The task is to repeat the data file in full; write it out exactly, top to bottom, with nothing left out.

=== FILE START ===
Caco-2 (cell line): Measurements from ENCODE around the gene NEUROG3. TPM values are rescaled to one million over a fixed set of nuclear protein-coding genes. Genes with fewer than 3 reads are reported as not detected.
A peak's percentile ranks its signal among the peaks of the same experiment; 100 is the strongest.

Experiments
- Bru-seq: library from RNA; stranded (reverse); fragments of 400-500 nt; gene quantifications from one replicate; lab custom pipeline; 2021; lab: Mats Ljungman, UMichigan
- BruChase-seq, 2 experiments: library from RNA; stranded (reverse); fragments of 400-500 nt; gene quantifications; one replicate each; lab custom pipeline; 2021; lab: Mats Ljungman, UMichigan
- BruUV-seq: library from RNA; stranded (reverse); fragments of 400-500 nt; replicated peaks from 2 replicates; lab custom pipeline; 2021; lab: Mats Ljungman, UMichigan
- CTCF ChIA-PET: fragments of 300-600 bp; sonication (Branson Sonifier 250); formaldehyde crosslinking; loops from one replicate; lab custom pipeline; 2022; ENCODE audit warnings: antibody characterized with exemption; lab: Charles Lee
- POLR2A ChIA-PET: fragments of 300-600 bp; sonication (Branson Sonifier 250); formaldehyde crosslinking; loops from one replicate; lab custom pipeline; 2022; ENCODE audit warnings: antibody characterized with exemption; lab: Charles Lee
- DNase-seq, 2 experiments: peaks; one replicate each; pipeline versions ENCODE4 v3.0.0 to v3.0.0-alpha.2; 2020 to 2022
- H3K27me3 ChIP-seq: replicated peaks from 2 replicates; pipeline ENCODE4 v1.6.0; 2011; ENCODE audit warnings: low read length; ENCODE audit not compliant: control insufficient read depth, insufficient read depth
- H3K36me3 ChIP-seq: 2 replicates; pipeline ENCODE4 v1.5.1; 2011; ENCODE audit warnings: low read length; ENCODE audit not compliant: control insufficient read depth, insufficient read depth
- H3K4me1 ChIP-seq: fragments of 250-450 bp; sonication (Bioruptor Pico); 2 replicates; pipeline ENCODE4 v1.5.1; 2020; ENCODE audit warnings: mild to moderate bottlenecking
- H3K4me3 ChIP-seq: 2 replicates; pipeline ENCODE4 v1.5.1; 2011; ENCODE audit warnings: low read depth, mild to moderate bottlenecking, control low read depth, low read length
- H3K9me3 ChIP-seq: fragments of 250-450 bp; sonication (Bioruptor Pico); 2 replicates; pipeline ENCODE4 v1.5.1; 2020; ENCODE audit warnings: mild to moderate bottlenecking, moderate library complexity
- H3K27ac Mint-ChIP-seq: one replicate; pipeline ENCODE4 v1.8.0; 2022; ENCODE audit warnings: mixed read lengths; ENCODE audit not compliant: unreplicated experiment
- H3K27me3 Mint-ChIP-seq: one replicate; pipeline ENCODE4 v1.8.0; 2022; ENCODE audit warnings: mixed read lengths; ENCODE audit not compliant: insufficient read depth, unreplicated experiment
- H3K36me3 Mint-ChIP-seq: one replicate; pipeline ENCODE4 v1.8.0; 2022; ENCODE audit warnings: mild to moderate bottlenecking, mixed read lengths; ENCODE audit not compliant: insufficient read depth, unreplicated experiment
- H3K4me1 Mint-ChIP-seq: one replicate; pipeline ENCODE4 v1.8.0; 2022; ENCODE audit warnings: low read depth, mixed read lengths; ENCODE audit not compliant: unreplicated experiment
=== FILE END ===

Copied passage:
Caco-2 (cell line): Measurements from ENCODE around the gene NEUROG3. TPM values are rescaled to one million over a fixed set of nuclear protein-coding genes. Genes with fewer than 3 reads are reported as not detected.
A peak's percentile ranks its signal among the peaks of the same experiment; 100 is the strongest.

Experiments
- Bru-seq: library from RNA; stranded (reverse); fragments of 400-500 nt; gene quantifications from one replicate; lab custom pipeline; 2021; lab: Mats Ljungman, UMichigan
- BruChase-seq, 2 experiments: library from RNA; stranded (reverse); fragments of 400-500 nt; gene quantifications; one replicate each; lab custom pipeline; 2021; lab: Mats Ljungman, UMichigan
- BruUV-seq: library from RNA; stranded (reverse); fragments of 400-500 nt; replicated peaks from 2 replicates; lab custom pipeline; 2021; lab: Mats Ljungman, UMichigan
- CTCF ChIA-PET: fragments of 300-600 bp; sonication (Branson Sonifier 250); formaldehyde crosslinking; loops from one replicate; lab custom pipeline; 2022; ENCODE audit warnings: antibody characterized with exemption; lab: Charles Lee
- POLR2A ChIA-PET: fragments of 300-600 bp; sonication (Branson Sonifier 250); formaldehyde crosslinking; loops from one replicate; lab custom pipeline; 2022; ENCODE audit warnings: antibody characterized with exemption; lab: Charles Lee
- DNase-seq, 2 experiments: peaks; one replicate each; pipeline versions ENCODE4 v3.0.0 to v3.0.0-alpha.2; 2020 to 2022
- H3K27me3 ChIP-seq: replicated peaks from 2 replicates; pipeline ENCODE4 v1.6.0; 2011; ENCODE audit warnings: low read length; ENCODE audit not compliant: control insufficient read depth, insufficient read depth
- H3K36me3 ChIP-seq: 2 replicates; pipeline ENCODE4 v1.5.1; 2011; ENCODE audit warnings: low read length; ENCODE audit not compliant: control insufficient read depth, insufficient read depth
- H3K4me1 ChIP-seq: fragments of 250-450 bp; sonication (Bioruptor Pico); 2 replicates; pipeline ENCODE4 v1.5.1; 2020; ENCODE audit warnings: mild to moderate bottlenecking
- H3K4me3 ChIP-seq: 2 replicates; pipeline ENCODE4 v1.5.1; 2011; ENCODE audit warnings: low read depth, mild to moderate bottlenecking, control low read depth, low read length
- H3K9me3 ChIP-seq: fragments of 250-450 bp; sonication (Bioruptor Pico); 2 replicates; pipeline ENCODE4 v1.5.1; 2020; ENCODE audit warnings: mild to moderate bottlenecking, moderate library complexity
- H3K27ac Mint-ChIP-seq: one replicate; pipeline ENCODE4 v1.8.0; 2022; ENCODE audit warnings: mixed read lengths; ENCODE audit not compliant: unreplicated experiment
- H3K27me3 Mint-ChIP-seq: one replicate; pipeline ENCODE4 v1.8.0; 2022; ENCODE audit warnings: mixed read lengths; ENCODE audit not compliant: insufficient read depth, unreplicated experiment
- H3K36me3 Mint-ChIP-seq: one replicate; pipeline ENCODE4 v1.8.0; 2022; ENCODE audit warnings: mild to moderate bottlenecking, mixed read lengths; ENCODE audit not compliant: insufficient read depth, unreplicated experiment
- H3K4me1 Mint-ChIP-seq: one replicate; pipeline ENCODE4 v1.8.0; 2022; ENCODE audit warnings: low read depth, mixed read lengths; ENCODE audit not compliant: unreplicated experiment